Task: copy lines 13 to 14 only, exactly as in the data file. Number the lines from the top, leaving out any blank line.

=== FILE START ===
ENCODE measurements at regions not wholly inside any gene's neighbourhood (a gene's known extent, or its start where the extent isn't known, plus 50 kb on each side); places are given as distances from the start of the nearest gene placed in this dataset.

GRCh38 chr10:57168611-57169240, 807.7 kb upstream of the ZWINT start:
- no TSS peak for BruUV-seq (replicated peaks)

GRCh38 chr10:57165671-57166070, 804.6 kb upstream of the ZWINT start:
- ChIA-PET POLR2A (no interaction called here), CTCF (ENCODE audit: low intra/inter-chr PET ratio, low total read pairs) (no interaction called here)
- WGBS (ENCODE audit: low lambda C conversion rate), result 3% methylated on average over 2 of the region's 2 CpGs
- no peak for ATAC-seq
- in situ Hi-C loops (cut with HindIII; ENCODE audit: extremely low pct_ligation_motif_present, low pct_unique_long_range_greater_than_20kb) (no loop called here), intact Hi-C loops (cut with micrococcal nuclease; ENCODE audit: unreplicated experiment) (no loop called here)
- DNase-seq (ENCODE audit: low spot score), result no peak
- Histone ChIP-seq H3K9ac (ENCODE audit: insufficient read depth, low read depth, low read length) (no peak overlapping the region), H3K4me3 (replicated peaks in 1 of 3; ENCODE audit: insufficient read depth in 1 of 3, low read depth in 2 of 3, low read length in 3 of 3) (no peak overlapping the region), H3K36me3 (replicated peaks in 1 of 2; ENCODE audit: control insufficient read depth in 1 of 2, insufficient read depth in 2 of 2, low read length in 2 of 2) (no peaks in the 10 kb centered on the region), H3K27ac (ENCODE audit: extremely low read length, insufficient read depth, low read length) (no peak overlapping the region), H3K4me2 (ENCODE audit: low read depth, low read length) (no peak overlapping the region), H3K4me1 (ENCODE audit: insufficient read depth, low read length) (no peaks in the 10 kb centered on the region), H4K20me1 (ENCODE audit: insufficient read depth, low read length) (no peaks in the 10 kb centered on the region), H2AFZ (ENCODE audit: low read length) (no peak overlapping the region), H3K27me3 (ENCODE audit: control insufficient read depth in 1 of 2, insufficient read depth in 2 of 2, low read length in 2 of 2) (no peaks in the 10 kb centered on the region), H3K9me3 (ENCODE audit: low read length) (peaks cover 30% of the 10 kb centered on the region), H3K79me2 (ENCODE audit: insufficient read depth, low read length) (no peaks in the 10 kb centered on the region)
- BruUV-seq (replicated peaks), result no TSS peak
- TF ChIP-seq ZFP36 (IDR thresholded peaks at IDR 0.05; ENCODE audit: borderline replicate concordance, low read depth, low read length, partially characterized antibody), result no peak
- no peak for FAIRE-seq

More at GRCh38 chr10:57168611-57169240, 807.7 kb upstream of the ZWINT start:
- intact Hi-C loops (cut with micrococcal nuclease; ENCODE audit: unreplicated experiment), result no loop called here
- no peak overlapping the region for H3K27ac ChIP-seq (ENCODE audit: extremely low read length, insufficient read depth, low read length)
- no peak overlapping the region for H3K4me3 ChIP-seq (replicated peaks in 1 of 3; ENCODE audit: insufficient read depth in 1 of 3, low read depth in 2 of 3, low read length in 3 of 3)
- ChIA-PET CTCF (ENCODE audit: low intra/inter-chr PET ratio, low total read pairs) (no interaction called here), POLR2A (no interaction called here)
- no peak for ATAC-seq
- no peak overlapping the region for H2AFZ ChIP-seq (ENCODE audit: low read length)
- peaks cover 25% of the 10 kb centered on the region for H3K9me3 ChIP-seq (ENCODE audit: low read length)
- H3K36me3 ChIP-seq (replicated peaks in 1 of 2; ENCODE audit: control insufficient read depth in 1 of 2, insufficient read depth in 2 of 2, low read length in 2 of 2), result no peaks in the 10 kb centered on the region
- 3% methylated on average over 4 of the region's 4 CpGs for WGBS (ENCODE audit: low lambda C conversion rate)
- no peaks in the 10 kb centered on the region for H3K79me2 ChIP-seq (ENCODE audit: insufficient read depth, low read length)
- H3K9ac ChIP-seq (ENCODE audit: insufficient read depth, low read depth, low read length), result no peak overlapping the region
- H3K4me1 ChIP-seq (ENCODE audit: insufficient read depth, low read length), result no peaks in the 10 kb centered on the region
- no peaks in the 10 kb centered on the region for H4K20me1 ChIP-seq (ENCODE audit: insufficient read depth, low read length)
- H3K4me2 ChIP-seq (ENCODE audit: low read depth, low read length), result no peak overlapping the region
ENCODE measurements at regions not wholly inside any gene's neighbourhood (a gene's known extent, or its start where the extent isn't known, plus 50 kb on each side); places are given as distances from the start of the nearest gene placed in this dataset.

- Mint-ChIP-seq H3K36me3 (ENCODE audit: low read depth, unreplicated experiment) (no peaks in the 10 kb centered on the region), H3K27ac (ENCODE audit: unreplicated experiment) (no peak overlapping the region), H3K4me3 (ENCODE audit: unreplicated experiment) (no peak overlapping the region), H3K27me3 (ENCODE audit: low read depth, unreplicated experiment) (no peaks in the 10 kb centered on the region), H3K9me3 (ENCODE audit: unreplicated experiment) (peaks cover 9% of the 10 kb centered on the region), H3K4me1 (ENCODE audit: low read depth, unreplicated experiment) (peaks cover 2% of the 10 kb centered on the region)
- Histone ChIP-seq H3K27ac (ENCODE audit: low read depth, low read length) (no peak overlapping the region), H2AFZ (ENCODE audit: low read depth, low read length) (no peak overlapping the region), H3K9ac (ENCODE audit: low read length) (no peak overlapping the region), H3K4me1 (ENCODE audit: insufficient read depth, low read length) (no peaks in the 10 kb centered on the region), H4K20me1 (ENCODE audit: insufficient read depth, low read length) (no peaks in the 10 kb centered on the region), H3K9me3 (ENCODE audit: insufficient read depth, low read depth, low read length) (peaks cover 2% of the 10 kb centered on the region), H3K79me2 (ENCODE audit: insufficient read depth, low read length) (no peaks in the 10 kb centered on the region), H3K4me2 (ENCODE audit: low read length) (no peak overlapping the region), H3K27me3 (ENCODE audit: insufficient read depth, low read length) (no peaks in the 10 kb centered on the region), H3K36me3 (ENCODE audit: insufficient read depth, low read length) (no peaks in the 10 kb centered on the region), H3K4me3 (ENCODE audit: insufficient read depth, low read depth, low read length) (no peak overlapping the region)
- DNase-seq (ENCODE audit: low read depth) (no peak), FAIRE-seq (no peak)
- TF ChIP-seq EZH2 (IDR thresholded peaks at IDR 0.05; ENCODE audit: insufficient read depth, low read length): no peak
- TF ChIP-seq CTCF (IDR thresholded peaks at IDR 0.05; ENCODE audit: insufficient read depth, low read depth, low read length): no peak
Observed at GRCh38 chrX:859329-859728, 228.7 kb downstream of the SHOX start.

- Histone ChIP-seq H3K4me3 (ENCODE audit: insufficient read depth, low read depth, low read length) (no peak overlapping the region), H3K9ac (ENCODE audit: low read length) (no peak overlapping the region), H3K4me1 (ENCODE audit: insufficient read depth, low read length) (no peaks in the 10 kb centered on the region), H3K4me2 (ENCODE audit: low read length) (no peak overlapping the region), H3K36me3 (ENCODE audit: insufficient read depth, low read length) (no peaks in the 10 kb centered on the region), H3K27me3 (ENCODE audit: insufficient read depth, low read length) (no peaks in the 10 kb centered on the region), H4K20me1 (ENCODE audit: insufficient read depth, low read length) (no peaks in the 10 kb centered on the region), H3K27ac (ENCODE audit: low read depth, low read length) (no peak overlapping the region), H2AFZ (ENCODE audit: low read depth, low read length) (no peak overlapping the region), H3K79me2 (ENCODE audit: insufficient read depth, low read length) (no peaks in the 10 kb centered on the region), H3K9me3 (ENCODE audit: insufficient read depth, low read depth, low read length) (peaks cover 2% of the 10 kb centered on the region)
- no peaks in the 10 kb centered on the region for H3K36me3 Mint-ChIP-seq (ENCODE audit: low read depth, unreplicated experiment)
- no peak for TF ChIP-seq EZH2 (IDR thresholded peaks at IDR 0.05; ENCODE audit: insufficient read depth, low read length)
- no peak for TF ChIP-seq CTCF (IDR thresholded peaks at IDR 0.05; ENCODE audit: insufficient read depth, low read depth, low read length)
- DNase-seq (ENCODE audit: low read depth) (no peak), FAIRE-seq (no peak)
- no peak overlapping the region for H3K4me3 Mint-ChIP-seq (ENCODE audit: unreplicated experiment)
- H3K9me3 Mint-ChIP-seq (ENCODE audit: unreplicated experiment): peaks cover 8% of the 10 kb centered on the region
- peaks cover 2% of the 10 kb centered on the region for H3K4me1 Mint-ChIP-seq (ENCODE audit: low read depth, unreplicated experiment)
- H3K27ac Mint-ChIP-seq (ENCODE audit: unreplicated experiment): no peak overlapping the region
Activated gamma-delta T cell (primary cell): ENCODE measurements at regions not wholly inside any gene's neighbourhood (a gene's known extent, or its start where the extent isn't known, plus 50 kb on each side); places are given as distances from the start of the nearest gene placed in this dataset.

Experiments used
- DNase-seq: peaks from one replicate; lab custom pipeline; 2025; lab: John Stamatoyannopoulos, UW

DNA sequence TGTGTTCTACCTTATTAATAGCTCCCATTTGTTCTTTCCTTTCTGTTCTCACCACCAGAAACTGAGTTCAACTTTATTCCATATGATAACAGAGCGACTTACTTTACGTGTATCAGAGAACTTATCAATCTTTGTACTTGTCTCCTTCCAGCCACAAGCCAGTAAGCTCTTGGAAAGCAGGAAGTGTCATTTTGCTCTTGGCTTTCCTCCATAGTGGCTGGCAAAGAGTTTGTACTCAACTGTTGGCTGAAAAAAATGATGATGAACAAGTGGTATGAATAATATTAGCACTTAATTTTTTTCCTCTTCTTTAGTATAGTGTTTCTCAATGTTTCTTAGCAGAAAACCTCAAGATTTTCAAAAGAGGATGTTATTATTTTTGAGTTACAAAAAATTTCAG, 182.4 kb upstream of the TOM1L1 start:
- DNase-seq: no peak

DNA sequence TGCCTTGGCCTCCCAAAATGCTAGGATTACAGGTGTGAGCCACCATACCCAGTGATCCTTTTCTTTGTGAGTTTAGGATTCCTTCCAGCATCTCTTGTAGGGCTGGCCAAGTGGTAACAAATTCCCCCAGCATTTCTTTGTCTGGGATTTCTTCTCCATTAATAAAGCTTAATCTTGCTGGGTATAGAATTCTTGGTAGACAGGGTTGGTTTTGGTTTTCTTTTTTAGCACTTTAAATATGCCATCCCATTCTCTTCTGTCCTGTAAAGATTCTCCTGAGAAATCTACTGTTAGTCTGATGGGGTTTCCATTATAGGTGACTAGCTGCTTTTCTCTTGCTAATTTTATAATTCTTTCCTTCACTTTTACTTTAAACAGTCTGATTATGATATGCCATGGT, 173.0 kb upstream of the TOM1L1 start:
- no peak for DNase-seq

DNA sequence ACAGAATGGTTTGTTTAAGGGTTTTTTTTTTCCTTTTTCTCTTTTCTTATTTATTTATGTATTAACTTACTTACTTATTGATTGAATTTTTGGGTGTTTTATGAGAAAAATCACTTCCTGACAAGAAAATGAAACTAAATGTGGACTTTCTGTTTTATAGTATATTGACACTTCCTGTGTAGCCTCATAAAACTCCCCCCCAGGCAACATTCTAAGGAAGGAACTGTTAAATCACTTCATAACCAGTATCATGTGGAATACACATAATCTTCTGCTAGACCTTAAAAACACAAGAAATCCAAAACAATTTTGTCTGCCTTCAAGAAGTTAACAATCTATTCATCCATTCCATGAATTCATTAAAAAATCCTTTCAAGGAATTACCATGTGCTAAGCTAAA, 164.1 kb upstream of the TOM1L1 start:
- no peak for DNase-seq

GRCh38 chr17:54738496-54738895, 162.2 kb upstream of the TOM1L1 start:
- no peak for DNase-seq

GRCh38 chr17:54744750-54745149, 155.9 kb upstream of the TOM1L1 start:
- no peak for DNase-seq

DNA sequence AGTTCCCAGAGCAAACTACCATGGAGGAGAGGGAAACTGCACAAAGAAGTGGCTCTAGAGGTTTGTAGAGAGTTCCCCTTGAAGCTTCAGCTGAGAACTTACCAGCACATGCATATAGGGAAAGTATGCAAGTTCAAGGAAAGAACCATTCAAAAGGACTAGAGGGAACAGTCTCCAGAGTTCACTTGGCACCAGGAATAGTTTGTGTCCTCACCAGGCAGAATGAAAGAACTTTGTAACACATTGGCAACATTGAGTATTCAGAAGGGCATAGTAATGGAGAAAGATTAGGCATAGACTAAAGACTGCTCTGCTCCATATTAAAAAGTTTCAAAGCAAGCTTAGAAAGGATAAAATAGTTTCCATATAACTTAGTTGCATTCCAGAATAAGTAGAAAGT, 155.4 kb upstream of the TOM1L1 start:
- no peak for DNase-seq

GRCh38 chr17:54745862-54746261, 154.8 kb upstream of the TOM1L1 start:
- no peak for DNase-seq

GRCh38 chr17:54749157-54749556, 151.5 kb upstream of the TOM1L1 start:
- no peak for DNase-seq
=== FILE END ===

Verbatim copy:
- no peak for FAIRE-seq

More at GRCh38 chr10:57168611-57169240, 807.7 kb upstream of the ZWINT start: